Johann Wolfgang Döbereiner was born in Hof an der Saale in Germany in 1780. His beginnings were simple. He was largely self-educated, the son of a coachman. But Döbereiner's talents were recognized, and in 1810 he was appointed to a professorship in Jena. This town was in the Grand Duchy of Saxe-Weimar-Eisenach, a princely state under the administration at just that time of another Johann Wolfgang, namely Goethe. Goethe and Döbereiner had an extensive correspondence, inter alia dealing with the tarnishing of silver spoons in red cabbage and the composition of Mme. Pompadour's toothpaste. Goethe went to Jena to study analytical chemistry with Döbereiner. (A contemporary analogue would be if the present French Prime Minister Jospin took off a few weeks to learn about supramolecular chemistry with Jean-Marie Lehn at the University of Strasbourg. It would be good for Jospin, but . . . .)
Döbereiner did much interesting chemistry. For instance, he was responsible for noting an important regularity in the chemistry of the elements, that of triads, one of the forerunners of Mendeleyev's periodic table. And Döbereiner observed in 1823 that when platinum metal (in a finely dispersed form called platinum sponge), was exposed to hydrogen, much heat was generated. The platinum (Pt) in fact glowed red- to white-hot, and if more hydrogen were supplied, the hydrogen burst into a hot but nearly colorless flame.
Within days Döbereiner turned this beautiful observation (which Davy had also made six years before on platinum wires) into a practical lamp. Figure 1 shows the design. One has a bottle that can be tightly sealed. In an open glass cylinder in that bottle hangs a piece of zinc (d). The bottle is filled with sulfuric acid (typically 25 percent sulfuric acid (H2SO4)). There is a controlled outlet from the glass bottle, the stopcock (e). The zinc (Zn) reacts with sulfuric acid, generating hydrogen gas in situ:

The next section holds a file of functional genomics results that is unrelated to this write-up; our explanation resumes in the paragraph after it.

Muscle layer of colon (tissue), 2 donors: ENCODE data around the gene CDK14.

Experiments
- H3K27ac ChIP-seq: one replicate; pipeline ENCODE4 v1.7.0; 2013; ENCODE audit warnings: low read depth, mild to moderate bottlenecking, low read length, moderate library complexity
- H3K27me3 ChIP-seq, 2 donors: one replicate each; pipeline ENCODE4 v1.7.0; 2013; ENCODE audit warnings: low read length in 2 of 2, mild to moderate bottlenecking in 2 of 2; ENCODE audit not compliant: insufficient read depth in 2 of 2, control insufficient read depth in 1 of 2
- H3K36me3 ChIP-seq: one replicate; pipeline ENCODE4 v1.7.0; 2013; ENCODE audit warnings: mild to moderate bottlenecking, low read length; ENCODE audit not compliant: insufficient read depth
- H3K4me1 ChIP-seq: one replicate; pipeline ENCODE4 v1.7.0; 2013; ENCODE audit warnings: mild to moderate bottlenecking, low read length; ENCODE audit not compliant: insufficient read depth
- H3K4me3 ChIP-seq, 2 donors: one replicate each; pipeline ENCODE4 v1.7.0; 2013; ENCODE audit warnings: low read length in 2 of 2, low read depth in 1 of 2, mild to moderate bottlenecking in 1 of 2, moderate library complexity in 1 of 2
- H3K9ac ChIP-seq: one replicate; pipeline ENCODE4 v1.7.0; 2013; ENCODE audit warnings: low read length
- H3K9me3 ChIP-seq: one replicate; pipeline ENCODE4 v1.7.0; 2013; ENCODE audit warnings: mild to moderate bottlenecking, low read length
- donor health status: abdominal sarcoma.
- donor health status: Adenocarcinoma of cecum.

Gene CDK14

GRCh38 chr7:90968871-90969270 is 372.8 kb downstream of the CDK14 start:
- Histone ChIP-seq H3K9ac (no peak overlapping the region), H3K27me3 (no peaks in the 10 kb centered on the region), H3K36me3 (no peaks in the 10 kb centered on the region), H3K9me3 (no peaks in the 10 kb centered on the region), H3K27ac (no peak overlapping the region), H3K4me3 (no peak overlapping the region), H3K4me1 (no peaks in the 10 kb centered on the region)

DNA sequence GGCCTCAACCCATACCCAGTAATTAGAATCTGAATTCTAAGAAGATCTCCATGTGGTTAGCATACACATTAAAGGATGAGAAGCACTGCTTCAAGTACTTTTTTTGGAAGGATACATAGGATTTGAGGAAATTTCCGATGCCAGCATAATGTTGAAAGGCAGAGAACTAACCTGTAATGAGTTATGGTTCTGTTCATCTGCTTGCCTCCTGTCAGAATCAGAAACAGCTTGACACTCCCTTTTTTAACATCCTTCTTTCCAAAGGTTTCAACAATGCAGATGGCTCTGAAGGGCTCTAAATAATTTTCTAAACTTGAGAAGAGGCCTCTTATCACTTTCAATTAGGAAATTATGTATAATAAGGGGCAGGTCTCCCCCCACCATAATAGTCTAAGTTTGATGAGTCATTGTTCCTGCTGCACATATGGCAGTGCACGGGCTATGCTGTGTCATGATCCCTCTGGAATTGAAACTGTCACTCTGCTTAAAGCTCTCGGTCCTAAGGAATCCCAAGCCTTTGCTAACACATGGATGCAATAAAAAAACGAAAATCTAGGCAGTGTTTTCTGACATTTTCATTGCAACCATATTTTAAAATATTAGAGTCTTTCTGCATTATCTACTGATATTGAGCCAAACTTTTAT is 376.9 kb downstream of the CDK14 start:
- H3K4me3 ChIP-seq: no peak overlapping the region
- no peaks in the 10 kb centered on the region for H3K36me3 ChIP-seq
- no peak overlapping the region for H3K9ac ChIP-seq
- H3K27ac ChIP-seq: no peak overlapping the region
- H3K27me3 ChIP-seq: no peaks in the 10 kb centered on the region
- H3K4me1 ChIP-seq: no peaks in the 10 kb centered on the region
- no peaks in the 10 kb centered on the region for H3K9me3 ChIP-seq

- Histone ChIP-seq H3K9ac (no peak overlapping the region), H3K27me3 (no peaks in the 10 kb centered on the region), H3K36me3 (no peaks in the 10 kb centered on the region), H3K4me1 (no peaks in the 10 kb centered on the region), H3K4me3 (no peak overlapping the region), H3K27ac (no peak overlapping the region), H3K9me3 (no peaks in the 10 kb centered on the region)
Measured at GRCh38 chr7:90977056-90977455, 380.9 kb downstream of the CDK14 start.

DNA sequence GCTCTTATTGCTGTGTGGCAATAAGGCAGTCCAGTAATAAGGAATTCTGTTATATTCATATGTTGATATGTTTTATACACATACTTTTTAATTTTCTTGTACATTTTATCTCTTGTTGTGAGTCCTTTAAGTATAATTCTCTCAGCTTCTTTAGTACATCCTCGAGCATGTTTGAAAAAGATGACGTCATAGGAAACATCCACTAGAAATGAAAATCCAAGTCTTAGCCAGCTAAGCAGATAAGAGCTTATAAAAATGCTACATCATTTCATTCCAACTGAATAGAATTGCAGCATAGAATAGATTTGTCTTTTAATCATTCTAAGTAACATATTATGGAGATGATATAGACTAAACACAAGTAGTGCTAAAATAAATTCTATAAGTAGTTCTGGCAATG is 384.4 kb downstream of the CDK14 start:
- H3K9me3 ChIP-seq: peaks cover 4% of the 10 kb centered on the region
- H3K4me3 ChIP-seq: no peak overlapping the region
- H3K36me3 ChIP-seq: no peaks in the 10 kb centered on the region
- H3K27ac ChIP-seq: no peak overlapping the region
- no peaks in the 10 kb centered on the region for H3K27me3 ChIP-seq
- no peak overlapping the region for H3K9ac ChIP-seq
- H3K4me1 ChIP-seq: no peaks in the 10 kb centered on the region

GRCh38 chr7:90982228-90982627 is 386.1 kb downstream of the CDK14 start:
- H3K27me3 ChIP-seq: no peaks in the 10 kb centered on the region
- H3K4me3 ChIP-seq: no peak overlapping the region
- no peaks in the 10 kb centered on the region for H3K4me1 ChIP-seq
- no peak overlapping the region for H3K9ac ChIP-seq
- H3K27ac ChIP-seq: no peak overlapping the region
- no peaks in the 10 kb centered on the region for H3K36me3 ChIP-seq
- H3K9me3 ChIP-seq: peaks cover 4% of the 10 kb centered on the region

Zn + H2SO4 → Zn2+ + SO42- + H2
When the stopcock is opened, the H2 is directed through a thin tube (f) onto a bit of platinum sponge (g). A flame lights, essentially instantaneously. When the stopcock is closed, the flame goes out. More H2 is generated, but comes to a stop as gas pressure builds.
Döbereiner continued his research with the catalytic properties of platinum (the word "catalysis" was coined by Berzelius in 1836); he actually was the first to make a supported catalyst (a mainstay of industrial catalysis and automotive catalytic converters today) by shaping small balls of potter's clay impregnated with platinum. For his work Döbereiner needed great supplies of the precious metal, and a geopolitical footnote is in order here: Platinum originally came from Spanish colonial mines in the New World, and that is presumably Döbereiner's original source. Around 1824 major deposits were discovered in the Urals. How could Döbereiner, who was struggling desperately in his laboratory finances, get the precious white metal? Well, the Empress of Russia, Catherine the Great (1729–1796), was a German princess from the Duchy of Anhalt-Zerbst. There were close Russian-German ties throughout this period, and they continued until the first World War. In Döbereiner's principality, the wife of Carl Friedrich, the then heir to the Grand Duke, was Maria Pavlovna, the daughter of Czar Paul I of Russia. Platinum from the Urals came easily to Jena.
Döbereiner's lamp became a common way to light fires in industrial settings in the first half of the 19th century. Within five years of its discovery 20,000 lamps were in use in Germany and England. It entered the middle-class home as well. (Nothing like this could happen today; imagine the horror of today's risk-avoiding society at the thought of filling a lamp with sulfuric acid!) And when a utilitarian technology is accepted into society, it is culturally processed. What I mean is that it is clothed according to the prevalent aesthetics of the time. In 1829 a Berlin manufacturer could offer "… as a pleasant and useful Christmas present a lighting machine, outfitted with platinum, elegant, clean, and sturdily constructed, with Chinese and other decoration, insensitive to wetness and cold…." Figure 2 shows a household Döbereiner lamp of the 19th century.
In time the safety match, the cerium frictional spark source (see Primo Levi's Ce chapter in his Periodic Table), the cigarette lighter and the gas stove electronic lighter put Döbereiner's lamp into the museum.
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